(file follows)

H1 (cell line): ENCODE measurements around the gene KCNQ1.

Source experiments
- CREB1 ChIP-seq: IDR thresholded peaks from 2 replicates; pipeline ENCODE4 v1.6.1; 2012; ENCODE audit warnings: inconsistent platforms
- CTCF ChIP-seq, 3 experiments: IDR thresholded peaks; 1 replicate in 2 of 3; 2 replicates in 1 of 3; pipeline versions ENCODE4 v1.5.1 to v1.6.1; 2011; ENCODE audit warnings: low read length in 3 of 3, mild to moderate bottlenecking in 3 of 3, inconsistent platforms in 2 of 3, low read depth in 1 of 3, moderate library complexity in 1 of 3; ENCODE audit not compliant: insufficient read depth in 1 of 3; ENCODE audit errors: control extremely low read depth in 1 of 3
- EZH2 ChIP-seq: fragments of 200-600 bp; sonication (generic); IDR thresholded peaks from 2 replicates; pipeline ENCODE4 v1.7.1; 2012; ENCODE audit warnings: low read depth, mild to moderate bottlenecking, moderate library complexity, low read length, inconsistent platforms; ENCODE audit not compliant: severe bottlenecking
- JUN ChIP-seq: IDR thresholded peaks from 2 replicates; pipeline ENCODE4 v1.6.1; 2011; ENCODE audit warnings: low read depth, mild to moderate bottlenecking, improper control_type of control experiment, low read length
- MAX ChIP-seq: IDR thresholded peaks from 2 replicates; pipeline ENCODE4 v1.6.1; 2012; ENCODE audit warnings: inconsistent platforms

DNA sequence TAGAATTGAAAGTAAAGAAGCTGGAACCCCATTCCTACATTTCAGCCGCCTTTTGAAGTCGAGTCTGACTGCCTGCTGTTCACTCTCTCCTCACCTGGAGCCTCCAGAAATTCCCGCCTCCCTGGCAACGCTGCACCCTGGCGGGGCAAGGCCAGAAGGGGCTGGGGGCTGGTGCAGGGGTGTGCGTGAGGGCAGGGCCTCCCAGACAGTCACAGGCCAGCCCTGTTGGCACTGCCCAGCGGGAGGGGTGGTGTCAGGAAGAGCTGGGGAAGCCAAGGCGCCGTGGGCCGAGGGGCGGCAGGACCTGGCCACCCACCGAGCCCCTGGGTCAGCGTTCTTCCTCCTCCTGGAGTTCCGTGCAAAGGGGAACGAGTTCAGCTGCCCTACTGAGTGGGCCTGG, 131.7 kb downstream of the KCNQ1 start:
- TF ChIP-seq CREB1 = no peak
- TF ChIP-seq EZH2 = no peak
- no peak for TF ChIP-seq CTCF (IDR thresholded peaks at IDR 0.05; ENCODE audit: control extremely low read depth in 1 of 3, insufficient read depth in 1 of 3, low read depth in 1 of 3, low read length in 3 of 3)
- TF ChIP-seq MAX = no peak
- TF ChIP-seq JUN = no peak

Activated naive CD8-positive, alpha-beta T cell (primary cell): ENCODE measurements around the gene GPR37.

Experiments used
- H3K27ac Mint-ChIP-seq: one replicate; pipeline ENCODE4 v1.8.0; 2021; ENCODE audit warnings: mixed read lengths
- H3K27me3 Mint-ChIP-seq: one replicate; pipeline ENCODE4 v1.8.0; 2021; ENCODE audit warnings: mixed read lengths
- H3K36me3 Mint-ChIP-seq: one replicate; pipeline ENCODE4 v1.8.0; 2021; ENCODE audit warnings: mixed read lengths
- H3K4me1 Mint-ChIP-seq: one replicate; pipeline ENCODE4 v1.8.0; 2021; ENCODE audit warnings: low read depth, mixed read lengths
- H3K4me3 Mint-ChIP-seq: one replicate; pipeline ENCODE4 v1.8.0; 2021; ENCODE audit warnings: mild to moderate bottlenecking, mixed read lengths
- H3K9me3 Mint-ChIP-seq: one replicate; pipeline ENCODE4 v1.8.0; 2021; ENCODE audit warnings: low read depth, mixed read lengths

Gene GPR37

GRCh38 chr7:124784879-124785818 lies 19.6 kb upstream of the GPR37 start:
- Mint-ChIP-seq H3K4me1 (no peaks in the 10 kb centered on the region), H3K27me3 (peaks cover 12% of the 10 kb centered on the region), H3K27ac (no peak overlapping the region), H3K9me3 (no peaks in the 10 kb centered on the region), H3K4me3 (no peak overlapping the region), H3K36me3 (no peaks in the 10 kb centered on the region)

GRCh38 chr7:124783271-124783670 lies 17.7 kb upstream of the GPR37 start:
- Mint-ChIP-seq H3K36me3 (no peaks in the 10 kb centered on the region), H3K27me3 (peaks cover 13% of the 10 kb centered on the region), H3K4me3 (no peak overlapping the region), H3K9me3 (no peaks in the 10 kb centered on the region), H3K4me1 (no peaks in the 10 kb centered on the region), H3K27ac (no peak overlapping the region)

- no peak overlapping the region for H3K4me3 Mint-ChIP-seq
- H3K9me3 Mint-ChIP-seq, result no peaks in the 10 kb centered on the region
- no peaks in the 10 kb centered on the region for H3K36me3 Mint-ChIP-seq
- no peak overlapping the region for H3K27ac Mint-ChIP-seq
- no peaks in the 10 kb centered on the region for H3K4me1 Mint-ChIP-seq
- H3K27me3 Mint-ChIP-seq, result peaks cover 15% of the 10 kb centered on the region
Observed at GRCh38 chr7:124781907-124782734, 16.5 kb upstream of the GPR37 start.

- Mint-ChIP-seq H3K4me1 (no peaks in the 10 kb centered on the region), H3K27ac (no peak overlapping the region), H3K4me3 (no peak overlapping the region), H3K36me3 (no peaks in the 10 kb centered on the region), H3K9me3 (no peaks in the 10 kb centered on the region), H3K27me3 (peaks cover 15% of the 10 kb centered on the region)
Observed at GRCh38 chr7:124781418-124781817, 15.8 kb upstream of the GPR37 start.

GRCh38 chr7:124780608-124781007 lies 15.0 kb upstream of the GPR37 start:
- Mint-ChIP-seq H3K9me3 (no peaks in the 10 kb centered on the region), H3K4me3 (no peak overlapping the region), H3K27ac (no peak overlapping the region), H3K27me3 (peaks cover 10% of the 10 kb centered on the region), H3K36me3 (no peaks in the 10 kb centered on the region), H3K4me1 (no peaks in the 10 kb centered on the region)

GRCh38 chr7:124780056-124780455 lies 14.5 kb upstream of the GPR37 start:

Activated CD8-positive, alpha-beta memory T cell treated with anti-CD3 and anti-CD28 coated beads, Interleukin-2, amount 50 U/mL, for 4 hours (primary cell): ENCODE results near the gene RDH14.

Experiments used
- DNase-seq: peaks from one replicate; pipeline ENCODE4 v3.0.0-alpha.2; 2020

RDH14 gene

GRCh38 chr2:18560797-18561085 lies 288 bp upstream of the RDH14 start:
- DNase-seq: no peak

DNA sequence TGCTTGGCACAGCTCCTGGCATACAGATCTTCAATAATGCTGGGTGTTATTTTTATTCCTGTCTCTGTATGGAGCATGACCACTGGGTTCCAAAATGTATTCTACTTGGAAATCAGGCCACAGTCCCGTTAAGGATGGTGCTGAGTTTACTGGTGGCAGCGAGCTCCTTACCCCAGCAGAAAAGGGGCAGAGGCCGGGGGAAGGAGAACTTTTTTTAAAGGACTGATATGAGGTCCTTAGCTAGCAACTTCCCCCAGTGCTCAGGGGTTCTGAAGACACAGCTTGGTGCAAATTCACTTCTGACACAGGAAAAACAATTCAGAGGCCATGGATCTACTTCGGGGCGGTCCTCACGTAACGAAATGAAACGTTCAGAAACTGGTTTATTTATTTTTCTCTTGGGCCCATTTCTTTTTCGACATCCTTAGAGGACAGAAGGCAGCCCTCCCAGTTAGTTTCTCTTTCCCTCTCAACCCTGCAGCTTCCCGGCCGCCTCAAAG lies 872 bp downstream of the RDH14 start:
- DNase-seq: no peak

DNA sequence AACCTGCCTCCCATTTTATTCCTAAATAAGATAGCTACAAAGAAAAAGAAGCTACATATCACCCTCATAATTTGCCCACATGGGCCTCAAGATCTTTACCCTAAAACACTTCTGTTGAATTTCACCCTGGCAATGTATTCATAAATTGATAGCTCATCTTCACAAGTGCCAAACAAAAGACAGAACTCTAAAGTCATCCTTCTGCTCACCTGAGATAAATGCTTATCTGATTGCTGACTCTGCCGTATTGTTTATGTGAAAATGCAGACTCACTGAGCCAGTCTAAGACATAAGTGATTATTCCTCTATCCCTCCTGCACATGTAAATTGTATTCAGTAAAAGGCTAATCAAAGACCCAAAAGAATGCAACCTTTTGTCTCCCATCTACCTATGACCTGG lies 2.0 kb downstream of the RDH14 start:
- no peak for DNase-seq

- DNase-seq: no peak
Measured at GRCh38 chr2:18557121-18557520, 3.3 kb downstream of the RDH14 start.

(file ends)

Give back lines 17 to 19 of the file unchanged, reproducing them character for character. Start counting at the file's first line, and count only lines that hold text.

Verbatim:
- H3K27me3 Mint-ChIP-seq: one replicate; pipeline ENCODE4 v1.8.0; 2021; ENCODE audit warnings: mixed read lengths
- H3K36me3 Mint-ChIP-seq: one replicate; pipeline ENCODE4 v1.8.0; 2021; ENCODE audit warnings: mixed read lengths
- H3K4me1 Mint-ChIP-seq: one replicate; pipeline ENCODE4 v1.8.0; 2021; ENCODE audit warnings: low read depth, mixed read lengths